Couples and individuals trying to get pregnant are often caught off-guard when fertility issues arise. Infertility is defined as unsuccessfully “trying for one year” to get pregnant for women under 35 but six months of trying for those over 35.
Infertility is highly stressful. It also makes many turn to assisted reproductive technology, such as in vitro fertilization (IVF) (retrieval and fertilization of a woman’s eggs outside the womb). However, concerns over affordability usually compound their stress along with IVF success rates that don’t necessarily guarantee a pregnancy.
Age is a crucial factor
Fertility experts say the best chance for IVF success is for women 24 to 34 years old, as that range is considered to be when women are most fertile. The Society for Assisted Reproductive Technology (SART) says IVF success rates decline rapidly after a woman turns 35. According to SART, the percentages look like this:
- 35 or younger: 51%
- 35 to 37: 38.3%
- 38 to 40: 25.1%
- 41 to 42: 12.7%
- Over 42: 4.1%
However, fertility doctors say each person is different, and while age is a major factor, it’s not the only one.
Symptoms of infertility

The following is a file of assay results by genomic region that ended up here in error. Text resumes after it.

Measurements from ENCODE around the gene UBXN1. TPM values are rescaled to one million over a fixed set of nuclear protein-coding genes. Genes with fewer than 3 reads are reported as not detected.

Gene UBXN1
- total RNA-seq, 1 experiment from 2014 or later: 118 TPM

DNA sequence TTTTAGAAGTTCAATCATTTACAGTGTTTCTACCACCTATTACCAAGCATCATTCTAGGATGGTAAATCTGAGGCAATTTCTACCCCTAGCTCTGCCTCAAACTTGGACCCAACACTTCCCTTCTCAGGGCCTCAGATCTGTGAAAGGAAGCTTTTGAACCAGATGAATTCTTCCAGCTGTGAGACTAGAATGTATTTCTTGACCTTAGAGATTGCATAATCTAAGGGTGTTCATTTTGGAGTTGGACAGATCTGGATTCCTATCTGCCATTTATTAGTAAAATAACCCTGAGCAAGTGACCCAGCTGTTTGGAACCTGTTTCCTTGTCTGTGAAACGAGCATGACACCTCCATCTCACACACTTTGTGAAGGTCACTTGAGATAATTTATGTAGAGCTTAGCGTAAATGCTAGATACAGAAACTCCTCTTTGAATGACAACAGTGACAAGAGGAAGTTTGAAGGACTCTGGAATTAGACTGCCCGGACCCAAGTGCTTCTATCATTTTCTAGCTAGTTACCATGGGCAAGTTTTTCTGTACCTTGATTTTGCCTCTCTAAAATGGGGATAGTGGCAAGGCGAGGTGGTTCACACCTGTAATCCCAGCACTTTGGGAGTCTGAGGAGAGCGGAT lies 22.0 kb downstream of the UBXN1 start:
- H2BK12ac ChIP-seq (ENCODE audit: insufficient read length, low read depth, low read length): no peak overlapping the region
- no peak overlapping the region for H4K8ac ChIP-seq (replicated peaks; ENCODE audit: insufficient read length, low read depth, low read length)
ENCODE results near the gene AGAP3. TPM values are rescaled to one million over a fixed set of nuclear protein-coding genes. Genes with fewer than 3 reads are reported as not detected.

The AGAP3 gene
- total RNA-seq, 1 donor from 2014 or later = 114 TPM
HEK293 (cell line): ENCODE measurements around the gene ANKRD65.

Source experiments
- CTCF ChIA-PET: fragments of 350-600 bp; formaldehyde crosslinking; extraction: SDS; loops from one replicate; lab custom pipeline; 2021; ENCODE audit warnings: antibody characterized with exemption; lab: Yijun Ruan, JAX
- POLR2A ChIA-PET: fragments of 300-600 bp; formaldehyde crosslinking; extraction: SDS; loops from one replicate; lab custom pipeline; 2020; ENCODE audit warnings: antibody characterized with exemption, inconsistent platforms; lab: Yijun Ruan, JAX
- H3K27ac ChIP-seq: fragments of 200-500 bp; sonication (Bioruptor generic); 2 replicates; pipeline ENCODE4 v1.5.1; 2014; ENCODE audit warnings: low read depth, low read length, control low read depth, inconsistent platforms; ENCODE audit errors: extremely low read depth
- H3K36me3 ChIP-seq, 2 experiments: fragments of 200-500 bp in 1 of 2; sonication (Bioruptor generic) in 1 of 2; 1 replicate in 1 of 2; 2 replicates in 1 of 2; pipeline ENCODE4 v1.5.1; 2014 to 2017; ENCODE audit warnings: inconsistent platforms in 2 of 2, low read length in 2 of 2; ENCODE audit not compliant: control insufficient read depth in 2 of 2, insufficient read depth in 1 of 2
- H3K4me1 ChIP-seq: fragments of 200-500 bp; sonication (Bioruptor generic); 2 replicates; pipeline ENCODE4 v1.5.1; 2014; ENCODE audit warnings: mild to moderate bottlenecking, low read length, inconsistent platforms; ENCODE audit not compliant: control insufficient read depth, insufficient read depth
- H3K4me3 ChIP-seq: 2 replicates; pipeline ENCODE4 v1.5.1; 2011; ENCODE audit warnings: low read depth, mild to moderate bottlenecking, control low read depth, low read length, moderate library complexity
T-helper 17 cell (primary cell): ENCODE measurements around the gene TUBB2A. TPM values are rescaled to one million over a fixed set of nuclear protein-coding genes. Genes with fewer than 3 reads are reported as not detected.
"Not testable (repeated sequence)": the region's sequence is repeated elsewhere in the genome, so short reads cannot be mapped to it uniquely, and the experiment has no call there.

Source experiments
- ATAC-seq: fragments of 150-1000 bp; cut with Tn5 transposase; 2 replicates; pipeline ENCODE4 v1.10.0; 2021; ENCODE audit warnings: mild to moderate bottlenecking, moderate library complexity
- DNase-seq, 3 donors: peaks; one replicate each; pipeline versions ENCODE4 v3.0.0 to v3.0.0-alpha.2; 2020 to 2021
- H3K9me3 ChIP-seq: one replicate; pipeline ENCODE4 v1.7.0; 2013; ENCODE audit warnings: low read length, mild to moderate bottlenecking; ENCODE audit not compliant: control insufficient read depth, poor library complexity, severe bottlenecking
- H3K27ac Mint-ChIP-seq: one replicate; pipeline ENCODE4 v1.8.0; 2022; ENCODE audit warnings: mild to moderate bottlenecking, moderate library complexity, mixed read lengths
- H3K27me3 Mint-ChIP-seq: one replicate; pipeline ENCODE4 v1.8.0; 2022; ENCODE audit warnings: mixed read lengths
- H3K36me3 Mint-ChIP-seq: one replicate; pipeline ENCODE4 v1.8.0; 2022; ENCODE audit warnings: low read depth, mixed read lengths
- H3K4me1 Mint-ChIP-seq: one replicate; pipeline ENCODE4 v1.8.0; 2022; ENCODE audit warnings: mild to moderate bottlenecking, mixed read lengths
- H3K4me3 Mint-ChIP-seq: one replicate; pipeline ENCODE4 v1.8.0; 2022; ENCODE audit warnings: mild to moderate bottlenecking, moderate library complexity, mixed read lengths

The Mayo Clinic here in Minnesota cites several conditions and circumstances that can affect fertility regardless of age. Many problems stem from underlying issues, such as:
- Blocked fallopian tubes
- Physical abnormalities of the uterus
- Conditions that affect ovulation
- Problems with sperm quality
- Environmental factors, such as smoking, drinking or exposure to toxic substances
Reproductive endocrinologists can address many of these issues through IVF, intrauterine insemination or medications that boost ovulation.
Seeking expert advice for assessing IVF
The data above can be discouraging. But the truth is that each situation differs when it comes to diagnosing infertility and how to proceed. On the medical side, the best way to prepare is to take good care of yourself, eat right, avoid alcohol and tobacco and get proper sleep.
Stress is believed to be a major factor in IVF outcomes, so getting all the facts from those trained in assisted reproductive technology (ART) on the medical side is crucial. It’s also advisable to get experienced legal guidance since laws involving future rights to stored embryos and parentage in cases in which a donor or surrogate is used are vague regarding ART. Lawyers specializing in this field can help alleviate this added source of stress allowing you to focus on your physical and medical needs.